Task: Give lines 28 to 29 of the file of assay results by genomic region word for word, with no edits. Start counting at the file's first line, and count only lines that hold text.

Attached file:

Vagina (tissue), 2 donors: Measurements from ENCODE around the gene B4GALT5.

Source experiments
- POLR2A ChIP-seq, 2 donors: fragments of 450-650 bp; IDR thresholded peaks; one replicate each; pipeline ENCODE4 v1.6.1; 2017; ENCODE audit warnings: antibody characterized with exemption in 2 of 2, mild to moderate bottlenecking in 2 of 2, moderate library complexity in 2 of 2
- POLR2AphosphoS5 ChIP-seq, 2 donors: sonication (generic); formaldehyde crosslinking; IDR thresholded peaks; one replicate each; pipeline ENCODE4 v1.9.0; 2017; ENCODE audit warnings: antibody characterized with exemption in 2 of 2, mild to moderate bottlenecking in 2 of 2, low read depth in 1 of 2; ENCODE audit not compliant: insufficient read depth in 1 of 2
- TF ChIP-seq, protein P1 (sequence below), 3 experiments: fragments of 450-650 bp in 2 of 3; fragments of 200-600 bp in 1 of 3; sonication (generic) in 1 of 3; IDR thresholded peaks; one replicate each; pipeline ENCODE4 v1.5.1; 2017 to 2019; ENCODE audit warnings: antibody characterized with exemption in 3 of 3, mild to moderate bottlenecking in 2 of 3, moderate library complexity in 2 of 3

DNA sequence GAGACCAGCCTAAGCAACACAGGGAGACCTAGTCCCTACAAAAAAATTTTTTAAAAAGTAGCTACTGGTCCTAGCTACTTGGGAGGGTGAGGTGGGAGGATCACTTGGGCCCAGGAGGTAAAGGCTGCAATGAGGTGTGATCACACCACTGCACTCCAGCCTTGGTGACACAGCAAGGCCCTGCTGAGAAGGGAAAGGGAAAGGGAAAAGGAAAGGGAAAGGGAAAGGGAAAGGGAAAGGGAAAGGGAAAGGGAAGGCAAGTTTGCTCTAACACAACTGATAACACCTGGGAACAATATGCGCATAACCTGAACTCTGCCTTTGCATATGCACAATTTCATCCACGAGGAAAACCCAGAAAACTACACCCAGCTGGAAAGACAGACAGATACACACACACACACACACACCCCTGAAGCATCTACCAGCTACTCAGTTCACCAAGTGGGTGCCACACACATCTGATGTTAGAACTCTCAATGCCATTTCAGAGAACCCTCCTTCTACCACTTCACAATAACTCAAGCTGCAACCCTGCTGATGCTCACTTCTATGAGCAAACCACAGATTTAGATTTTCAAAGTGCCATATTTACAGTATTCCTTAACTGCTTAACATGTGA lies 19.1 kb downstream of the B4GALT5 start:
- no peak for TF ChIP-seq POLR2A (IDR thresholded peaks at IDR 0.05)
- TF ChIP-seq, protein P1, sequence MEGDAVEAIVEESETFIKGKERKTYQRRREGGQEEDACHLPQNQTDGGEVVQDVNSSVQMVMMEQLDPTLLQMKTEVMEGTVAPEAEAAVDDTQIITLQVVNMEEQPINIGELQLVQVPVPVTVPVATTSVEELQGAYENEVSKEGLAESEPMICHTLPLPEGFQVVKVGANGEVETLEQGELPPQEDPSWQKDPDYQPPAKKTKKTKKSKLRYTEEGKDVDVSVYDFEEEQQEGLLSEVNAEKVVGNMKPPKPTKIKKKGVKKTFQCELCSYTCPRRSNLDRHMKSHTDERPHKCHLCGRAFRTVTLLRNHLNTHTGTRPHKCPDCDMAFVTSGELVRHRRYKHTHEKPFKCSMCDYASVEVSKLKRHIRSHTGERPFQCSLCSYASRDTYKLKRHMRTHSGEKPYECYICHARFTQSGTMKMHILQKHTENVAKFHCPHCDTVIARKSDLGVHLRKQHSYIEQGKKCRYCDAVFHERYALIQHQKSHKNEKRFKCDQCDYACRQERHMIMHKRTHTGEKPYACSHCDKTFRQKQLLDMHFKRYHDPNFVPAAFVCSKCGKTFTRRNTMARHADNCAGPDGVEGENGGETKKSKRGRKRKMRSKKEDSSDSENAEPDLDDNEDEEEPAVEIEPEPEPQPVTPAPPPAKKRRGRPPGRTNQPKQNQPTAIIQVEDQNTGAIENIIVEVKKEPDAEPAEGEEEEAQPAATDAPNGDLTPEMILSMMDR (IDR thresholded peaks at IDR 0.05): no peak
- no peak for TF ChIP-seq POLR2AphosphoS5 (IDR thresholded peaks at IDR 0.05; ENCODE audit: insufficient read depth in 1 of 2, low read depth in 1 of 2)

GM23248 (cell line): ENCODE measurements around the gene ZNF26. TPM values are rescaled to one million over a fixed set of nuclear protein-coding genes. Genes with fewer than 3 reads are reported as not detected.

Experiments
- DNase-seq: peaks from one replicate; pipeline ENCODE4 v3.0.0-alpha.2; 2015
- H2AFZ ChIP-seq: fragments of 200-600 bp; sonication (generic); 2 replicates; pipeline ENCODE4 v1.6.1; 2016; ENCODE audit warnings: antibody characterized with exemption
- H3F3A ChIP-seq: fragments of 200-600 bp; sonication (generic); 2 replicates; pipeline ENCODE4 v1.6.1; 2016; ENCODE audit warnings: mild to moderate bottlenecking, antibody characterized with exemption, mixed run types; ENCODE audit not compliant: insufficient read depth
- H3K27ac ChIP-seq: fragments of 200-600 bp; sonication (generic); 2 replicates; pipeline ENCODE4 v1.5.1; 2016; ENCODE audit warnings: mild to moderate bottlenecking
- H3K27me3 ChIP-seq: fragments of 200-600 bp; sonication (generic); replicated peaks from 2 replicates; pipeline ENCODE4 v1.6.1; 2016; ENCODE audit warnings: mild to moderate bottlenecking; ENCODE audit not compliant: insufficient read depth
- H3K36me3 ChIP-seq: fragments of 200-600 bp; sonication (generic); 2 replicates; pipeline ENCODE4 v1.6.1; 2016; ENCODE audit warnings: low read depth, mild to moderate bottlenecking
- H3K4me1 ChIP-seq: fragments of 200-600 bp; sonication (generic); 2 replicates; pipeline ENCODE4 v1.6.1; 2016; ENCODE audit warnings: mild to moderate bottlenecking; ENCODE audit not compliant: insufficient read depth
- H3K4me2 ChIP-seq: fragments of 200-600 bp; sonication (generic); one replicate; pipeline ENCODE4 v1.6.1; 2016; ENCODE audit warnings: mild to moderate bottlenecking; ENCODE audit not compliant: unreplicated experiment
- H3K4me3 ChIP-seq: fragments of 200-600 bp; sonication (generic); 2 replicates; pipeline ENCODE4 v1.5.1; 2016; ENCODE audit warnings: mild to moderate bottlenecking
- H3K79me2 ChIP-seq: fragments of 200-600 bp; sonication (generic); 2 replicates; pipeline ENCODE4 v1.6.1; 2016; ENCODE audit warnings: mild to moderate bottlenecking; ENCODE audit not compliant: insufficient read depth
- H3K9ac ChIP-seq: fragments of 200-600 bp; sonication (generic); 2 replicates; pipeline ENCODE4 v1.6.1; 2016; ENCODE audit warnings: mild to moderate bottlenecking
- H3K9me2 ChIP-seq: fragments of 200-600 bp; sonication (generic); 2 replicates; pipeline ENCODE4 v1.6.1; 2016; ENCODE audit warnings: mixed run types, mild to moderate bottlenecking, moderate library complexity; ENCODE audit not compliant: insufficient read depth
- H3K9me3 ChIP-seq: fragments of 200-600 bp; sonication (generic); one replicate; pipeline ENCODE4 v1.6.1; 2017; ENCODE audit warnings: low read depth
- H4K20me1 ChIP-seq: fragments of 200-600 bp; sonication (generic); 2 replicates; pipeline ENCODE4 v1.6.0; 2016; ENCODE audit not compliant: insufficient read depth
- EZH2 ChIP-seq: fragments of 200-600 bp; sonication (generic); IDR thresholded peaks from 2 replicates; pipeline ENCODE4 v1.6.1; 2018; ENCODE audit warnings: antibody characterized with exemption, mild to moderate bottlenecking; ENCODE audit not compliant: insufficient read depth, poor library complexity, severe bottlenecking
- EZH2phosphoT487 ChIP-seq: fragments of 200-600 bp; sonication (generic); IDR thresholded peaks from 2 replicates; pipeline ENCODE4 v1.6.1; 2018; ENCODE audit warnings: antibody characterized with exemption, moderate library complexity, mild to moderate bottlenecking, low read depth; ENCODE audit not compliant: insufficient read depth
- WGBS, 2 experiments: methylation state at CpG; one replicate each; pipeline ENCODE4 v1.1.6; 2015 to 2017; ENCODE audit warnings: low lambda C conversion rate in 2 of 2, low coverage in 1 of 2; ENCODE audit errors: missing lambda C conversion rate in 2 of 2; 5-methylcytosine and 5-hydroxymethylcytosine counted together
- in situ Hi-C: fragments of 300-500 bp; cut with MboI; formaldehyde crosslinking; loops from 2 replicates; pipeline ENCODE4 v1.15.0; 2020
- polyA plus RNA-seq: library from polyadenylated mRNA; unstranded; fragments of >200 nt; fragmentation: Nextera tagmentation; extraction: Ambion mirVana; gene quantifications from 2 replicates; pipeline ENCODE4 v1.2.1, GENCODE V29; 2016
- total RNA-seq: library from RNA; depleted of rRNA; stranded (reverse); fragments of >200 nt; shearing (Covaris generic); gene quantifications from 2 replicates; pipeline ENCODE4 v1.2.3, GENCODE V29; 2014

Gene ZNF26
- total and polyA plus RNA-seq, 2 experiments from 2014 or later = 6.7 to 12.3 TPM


- WGBS, 2 experiments: methylation state at CpG; one replicate each; pipeline ENCODE4 v1.1.6; 2015 to 2017; ENCODE audit warnings: low lambda C conversion rate in 2 of 2, low coverage in 1 of 2; ENCODE audit errors: missing lambda C conversion rate in 2 of 2; 5-methylcytosine and 5-hydroxymethylcytosine counted together
- in situ Hi-C: fragments of 300-500 bp; cut with MboI; formaldehyde crosslinking; loops from 2 replicates; pipeline ENCODE4 v1.15.0; 2020